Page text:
Photo by NASA
Tonight a full moon will again occupy the night sky. From Earth, we see the full Sun-lighted half of the moon, while its dark side faces away from us. This happens when the moon is opposite the Sun in its orbit around Earth.
In two weeks, at the new moon, the three celestial bodies will line up precisely—Earth, moon, and Sun—and we’ll experience a total solar eclipse. But tonight is another particular alignment, a nearly straight line of moon, Earth, and Sun.
When celestial bodies line up, the conditions are set for eclipses (and transits) to happen. Tonight, if you live in parts of Asia, Europe, Africa, or Australia, you can observe a partial lunar eclipse. The Earth, moving between the other two, will cast its shadow onto part of the moon.
Such a convergence of eclipses may seem remarkable, but in fact it’s the same orbital conditions that cause both the solar and lunar versions. The two occur in tandem, with solar eclipses always preceded or followed (sometimes both) by a lunar eclipse at the closest full moon. You won’t always see them from your location, but they’re happening somewhere.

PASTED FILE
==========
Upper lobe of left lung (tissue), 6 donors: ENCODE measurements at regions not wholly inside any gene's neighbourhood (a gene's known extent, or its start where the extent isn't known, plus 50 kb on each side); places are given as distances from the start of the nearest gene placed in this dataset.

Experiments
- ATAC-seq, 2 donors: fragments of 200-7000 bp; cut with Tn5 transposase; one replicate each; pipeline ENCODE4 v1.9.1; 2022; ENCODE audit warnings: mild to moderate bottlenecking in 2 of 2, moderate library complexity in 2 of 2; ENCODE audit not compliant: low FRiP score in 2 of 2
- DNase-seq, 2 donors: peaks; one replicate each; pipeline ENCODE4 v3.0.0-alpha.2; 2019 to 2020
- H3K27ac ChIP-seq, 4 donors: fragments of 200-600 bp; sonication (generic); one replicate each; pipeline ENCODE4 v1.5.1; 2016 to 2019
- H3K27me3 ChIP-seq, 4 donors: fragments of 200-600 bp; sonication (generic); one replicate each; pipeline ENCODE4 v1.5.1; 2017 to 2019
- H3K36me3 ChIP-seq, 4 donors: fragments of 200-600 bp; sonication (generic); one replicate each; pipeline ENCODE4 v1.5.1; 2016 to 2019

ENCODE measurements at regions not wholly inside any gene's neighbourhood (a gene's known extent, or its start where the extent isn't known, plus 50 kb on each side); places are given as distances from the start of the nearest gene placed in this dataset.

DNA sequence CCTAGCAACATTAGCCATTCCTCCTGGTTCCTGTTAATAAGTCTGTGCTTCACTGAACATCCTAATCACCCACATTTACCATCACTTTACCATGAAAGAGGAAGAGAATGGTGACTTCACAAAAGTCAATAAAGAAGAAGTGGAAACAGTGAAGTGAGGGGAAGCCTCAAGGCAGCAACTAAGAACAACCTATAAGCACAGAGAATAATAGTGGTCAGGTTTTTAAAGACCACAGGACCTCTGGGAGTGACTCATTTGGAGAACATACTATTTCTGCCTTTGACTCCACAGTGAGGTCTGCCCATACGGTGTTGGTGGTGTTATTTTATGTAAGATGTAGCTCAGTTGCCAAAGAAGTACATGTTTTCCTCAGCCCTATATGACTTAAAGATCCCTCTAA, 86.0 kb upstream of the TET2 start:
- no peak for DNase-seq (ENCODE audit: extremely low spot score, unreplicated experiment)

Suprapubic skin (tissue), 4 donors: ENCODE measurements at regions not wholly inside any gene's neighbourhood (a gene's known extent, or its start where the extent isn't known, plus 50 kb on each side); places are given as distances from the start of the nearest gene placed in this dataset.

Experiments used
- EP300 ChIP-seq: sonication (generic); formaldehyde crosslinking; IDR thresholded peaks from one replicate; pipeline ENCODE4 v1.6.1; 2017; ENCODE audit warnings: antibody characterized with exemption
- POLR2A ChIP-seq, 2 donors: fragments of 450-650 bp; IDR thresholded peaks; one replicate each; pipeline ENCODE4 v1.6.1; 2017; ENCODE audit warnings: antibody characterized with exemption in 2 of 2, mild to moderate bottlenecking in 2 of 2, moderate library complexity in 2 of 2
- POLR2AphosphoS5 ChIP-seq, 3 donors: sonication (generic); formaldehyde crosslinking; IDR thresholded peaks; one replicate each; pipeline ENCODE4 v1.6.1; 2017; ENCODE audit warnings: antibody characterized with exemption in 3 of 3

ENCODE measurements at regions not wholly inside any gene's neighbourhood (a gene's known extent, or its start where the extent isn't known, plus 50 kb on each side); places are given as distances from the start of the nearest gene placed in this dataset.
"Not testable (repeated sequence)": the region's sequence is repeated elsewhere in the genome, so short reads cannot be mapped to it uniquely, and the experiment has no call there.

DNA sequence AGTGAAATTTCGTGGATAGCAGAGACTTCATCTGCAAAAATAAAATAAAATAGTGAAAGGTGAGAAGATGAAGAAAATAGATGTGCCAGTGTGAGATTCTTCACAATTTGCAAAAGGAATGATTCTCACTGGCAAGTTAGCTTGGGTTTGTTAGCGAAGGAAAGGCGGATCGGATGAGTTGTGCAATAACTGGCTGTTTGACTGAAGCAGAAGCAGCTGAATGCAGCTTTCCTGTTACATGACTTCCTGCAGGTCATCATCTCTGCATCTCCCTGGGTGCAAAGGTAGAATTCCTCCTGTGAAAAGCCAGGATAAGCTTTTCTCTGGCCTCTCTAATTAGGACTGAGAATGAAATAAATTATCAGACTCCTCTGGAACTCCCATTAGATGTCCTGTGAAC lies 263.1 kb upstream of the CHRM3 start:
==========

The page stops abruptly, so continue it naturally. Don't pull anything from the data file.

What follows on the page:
We’re now just half a moon cycle from the total solar eclipse, which will happen at the next new moon. This series has taken you through a full orbit and all of the moon’s phases. From here, you can follow the moon as it wanes to a quarter and then a crescent, anticipating the moment on August 21 when it blocks the Sun from view. Happy moon-watching!
(for all posts in our Moon to the Eclipse series)
The moon orbits the Earth about once a month. As it circles our planet, we see different amounts of the lighted and dark sides of the moon. The blue boxes mark tonight's moon.
Orbit illustration by Karl Tate, SPACE.com, from NASA. Moon phase photos by Fred Espenak.